Published by James Jones-Tinsley on
The reduction is disappointing, although perhaps unsurprising; given that the consultation only finished three weeks before the Spring Budget was delivered.
In common with numerous other pension providers, Barnett Waddingham responded to the consultation, urging the government to leave the MPAA at £10,000; given an apparent lack of evidence that widespread abuse of pension tax relief was taking place by those aged 55 and over, who have flexibly accessed their defined contribution (DC) pension funds, since the ‘pension freedoms’ were first introduced in April 2015.
It appears that our justifiable protestations have fallen on deaf ears. In a Policy Paper released after the Chancellor had delivered his Budget speech, the government states that it “…believes that an MPAA of £4,000 would be fair and reasonable and should allow individuals who need to access their pension savings to rebuild them if they subsequently have opportunity to do so”.
The reduction takes place with effect from 6 April 2017.
Despite them not providing statistics to demonstrate that recycling of pension funds is rife, the government go on to say that “…the reduction in allowance from £10,000 to £4,000 will limit the extent to which pension savings can be recycled to take advantage of tax relief, which is not within the spirit of the pension tax system.”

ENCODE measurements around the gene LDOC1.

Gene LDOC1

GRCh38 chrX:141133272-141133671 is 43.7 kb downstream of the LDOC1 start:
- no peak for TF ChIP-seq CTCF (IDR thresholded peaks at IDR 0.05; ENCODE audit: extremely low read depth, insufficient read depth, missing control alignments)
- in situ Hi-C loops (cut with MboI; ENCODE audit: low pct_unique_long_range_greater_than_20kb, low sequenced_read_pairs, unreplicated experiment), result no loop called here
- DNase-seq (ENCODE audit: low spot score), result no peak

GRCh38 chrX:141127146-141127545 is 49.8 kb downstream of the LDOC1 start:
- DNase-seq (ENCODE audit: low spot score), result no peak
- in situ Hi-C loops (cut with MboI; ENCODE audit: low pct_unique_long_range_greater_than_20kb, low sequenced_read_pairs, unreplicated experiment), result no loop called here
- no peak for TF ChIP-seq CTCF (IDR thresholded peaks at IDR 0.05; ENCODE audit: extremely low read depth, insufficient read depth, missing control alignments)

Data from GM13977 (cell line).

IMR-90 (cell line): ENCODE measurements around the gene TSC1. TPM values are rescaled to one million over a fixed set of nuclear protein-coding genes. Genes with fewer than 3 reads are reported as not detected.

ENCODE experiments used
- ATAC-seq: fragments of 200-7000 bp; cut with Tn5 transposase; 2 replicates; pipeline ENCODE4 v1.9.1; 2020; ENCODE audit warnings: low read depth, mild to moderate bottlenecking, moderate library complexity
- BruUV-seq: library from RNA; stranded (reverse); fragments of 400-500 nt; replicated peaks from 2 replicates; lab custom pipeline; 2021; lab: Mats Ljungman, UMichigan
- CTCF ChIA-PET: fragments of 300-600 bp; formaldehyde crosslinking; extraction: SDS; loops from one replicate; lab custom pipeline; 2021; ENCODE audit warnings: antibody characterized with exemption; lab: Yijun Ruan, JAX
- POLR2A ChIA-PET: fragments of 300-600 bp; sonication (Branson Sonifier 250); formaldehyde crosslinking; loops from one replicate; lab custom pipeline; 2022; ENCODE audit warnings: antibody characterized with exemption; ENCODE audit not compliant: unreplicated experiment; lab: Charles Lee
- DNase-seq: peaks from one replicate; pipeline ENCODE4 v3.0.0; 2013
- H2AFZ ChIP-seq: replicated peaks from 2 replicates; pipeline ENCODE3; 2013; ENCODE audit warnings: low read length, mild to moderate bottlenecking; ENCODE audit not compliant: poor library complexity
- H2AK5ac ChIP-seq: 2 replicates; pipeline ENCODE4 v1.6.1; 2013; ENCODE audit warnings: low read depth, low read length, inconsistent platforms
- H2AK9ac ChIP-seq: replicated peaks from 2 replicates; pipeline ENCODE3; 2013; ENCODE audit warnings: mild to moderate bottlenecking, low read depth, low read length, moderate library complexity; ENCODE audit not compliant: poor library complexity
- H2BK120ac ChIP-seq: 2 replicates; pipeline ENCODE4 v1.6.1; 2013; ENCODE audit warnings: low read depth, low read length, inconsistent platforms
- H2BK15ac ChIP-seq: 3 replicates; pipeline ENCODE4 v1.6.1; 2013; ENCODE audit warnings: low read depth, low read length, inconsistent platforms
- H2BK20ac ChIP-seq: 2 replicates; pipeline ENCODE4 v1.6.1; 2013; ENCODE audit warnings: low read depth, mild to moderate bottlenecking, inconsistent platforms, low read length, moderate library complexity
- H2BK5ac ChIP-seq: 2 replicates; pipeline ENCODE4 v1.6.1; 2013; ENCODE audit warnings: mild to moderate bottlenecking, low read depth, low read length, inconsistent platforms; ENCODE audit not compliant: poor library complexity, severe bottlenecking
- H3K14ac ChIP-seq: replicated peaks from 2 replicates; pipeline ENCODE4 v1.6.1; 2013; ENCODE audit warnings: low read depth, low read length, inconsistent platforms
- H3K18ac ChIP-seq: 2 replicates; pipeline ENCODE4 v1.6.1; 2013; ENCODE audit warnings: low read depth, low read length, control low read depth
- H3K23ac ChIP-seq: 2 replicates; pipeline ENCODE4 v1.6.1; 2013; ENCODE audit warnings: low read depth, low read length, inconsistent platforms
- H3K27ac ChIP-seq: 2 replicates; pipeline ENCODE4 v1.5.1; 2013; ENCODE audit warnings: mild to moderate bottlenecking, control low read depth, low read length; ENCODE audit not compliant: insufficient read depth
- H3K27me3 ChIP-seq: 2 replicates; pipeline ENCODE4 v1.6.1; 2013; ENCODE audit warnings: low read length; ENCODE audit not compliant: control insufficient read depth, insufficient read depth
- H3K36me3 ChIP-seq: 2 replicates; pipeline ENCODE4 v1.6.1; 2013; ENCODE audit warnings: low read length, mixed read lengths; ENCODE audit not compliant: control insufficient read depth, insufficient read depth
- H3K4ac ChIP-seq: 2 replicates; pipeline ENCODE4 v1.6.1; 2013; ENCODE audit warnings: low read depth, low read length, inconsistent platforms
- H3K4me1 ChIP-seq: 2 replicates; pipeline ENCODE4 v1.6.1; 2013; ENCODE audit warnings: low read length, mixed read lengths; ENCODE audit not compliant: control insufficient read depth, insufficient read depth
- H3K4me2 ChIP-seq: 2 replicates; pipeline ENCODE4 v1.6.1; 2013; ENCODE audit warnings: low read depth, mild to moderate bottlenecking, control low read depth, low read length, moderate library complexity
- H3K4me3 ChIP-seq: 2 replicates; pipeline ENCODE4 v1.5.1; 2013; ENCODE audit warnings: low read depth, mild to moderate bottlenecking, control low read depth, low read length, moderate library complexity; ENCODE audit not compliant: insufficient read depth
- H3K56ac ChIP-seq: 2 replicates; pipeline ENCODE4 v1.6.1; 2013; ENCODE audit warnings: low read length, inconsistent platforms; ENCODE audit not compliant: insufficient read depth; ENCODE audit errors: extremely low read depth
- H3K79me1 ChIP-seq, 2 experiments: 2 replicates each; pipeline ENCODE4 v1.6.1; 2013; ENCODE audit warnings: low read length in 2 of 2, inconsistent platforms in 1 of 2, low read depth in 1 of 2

Following the consultation, which closed on 15 February 2017, the government state that it “…has seen no grounds to change its view on reducing the MPAA.”
A government response to the consultation will be published on 20 March 2017.
The reduction is disappointing, although perhaps unsurprising; given that the consultation only finished three weeks before the Spring Budget was delivered. Clients who are looking to wholly or partly access their pension funds, on or after 6 April, but wish to continue funding their DC pension up to the prevailing Annual Allowance (AA) of £40,000 gross per year, need to be even more careful than before to avoid triggering the MPAA, and lowering their contribution ceiling to just one-tenth of the AA.